A service provider can introduce new mechanisms by introducing new 
descriptions (using new vocabulary terms) into the RDF returned, without 
breaking existing clients.

I think this approach is entirely consistent with Roy Fielding's description of 
REST, in which a representation is "a sequence of bytes, plus representation 
metadata".  The metadata may include, but is not limited to, a media type 

Thus, in our RDF service description for accessing provenance, we might describe 
either or both of:

(1) a REST service description, e.g. per 
http://www.w3.org/TR/prov-aq/#provenance-service-description, which introduces a 
resource with RDF type 'prov:ProvenanceService' (this is a fairly old PWD which 
is undergoing revision - part of my reason for this discussion is to figure out 
what should go here).  One point of ongoing debate is whether the RDF type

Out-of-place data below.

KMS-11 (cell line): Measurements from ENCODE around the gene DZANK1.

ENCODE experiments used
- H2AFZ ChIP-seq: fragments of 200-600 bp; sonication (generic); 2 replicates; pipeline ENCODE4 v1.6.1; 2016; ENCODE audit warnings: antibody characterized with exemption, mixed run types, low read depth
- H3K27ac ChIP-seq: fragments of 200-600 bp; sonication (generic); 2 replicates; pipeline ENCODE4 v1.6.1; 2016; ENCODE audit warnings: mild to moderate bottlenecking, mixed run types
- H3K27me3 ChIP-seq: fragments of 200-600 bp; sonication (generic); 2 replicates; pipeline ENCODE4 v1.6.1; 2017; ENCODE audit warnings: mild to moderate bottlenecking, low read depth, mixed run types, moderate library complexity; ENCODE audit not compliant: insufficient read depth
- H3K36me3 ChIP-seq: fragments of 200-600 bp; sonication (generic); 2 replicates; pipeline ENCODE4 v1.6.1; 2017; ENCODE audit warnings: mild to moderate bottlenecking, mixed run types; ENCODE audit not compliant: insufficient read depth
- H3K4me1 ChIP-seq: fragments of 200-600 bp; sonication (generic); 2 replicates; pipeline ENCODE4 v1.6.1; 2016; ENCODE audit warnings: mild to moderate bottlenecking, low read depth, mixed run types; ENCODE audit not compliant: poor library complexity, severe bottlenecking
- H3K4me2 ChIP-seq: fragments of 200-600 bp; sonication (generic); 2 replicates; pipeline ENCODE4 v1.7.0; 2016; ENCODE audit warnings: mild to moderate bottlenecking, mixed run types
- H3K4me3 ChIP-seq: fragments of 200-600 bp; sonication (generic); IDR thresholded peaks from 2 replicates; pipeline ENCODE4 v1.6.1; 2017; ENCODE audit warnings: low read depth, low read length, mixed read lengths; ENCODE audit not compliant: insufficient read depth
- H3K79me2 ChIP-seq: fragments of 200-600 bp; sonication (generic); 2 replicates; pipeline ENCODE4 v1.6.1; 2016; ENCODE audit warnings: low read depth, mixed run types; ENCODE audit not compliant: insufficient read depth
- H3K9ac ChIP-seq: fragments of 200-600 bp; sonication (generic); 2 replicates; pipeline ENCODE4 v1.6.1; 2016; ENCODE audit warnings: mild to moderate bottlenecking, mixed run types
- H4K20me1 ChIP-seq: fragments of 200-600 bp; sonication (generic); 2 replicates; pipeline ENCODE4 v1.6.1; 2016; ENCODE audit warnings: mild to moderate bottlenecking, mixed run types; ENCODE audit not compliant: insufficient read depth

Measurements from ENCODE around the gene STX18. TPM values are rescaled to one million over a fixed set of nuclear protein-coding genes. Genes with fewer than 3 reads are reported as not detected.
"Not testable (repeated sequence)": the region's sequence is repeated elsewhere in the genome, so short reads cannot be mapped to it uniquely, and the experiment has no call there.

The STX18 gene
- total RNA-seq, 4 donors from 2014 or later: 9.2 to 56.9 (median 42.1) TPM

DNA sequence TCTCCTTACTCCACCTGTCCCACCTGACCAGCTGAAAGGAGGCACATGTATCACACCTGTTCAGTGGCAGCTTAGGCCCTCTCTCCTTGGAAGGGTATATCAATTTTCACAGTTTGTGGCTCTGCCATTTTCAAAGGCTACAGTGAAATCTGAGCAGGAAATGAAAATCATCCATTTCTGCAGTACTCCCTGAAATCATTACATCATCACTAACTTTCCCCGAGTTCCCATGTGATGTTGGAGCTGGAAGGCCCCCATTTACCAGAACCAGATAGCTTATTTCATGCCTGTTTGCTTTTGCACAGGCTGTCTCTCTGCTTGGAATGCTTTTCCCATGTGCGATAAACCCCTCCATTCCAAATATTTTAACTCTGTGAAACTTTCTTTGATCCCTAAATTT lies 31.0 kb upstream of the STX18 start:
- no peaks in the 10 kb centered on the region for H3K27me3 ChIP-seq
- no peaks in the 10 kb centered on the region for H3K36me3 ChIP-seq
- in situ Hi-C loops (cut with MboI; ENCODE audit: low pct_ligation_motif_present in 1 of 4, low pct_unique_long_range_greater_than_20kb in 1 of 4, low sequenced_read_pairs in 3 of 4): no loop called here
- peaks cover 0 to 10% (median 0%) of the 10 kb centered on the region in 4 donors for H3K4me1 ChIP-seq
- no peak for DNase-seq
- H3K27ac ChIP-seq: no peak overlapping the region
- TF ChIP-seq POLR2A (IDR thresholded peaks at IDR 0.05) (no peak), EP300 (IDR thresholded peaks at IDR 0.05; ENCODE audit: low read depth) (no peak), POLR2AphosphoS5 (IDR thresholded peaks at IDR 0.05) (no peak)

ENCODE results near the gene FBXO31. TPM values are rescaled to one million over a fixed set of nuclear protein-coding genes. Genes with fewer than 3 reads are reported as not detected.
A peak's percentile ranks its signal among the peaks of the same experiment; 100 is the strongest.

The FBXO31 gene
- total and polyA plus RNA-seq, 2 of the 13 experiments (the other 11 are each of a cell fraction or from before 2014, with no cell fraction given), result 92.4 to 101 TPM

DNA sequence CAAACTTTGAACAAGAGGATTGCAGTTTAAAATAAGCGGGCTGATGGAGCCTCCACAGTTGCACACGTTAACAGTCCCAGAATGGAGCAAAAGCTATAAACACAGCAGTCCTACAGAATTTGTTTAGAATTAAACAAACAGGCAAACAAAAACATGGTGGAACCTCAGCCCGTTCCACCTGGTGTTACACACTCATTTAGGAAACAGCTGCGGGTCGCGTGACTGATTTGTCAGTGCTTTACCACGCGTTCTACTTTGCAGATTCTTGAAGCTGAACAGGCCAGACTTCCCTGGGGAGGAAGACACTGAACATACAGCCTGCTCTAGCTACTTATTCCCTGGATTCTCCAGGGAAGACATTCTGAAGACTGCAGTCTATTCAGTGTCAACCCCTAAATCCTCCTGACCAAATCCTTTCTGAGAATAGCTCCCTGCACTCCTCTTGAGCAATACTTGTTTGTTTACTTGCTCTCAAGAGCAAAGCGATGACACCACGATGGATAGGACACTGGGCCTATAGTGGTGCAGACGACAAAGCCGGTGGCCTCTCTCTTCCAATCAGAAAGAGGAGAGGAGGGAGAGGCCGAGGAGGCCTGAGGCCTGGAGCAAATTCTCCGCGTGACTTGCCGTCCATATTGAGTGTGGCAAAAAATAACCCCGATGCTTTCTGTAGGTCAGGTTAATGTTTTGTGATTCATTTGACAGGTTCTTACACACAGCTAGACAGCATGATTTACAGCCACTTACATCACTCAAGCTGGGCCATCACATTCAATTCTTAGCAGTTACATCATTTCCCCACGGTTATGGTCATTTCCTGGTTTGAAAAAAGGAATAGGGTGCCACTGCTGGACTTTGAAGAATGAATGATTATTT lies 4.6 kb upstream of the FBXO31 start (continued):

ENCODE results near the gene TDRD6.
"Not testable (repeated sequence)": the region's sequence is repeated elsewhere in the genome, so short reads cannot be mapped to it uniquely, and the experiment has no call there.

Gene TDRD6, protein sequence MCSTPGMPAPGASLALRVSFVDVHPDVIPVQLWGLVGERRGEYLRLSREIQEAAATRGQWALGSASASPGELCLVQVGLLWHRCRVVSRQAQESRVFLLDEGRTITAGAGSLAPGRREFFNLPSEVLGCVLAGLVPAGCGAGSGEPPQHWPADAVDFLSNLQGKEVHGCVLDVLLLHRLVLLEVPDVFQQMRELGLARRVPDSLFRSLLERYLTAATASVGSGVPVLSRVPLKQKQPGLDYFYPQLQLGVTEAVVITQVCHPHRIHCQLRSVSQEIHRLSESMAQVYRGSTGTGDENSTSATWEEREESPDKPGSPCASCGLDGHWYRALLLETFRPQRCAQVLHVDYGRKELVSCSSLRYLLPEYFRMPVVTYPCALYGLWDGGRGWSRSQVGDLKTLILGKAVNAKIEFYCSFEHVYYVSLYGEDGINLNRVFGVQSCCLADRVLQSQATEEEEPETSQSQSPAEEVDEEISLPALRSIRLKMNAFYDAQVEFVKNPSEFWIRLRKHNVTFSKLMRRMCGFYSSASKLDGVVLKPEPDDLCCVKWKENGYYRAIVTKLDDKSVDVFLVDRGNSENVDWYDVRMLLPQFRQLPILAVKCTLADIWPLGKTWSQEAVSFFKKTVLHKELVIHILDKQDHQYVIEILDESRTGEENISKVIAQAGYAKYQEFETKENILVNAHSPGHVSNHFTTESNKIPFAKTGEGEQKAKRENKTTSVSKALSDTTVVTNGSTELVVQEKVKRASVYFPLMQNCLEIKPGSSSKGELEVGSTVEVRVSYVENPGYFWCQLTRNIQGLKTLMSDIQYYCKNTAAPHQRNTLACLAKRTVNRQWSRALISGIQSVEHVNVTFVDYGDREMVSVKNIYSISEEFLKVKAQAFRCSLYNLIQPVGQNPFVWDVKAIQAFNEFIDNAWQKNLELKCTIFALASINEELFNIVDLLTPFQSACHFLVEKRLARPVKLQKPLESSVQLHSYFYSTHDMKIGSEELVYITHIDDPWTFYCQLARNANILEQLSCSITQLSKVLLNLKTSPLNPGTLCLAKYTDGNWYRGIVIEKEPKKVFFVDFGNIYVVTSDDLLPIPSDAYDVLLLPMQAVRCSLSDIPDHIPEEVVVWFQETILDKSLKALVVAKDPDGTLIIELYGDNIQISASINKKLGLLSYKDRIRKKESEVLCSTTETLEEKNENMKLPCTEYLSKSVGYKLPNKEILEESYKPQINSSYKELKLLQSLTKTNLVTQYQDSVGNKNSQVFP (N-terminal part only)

should cover all of the access mechanisms (REST and SPARQL).

(2) a SPARQL endpoint description per 
http://www.w3.org/TR/sparql11-service-description/, being an RDF resource of 
type 'sd:Service'.

But this does not use media type to discriminate between the options.

Depending only on the client's knowledge of how to process the media types seems 
to me to be a narrow view compared with "examining and choosing from among the 
alternative state transitions in the current set of representations" [Fielding]. 
  I'm concerned that this dependency leads to an overloading of media types, 
which "specify the native representation (canonical form) of such data" 
[http://tools.ietf.org/html/rfc2045] to also cover data semantics.  For formats 
where the semantics is tied to a specific format, this seems not to be a 
problem, but does not sit so well with RDF which uses common syntax to convey 
arbitrary semantics.

One thing we lose by not using a media type to distinguish between the access 
options is the ability to use content negotiation for selection.  I think this 
is somewhat offset by a server easily being able to supply multiple RDF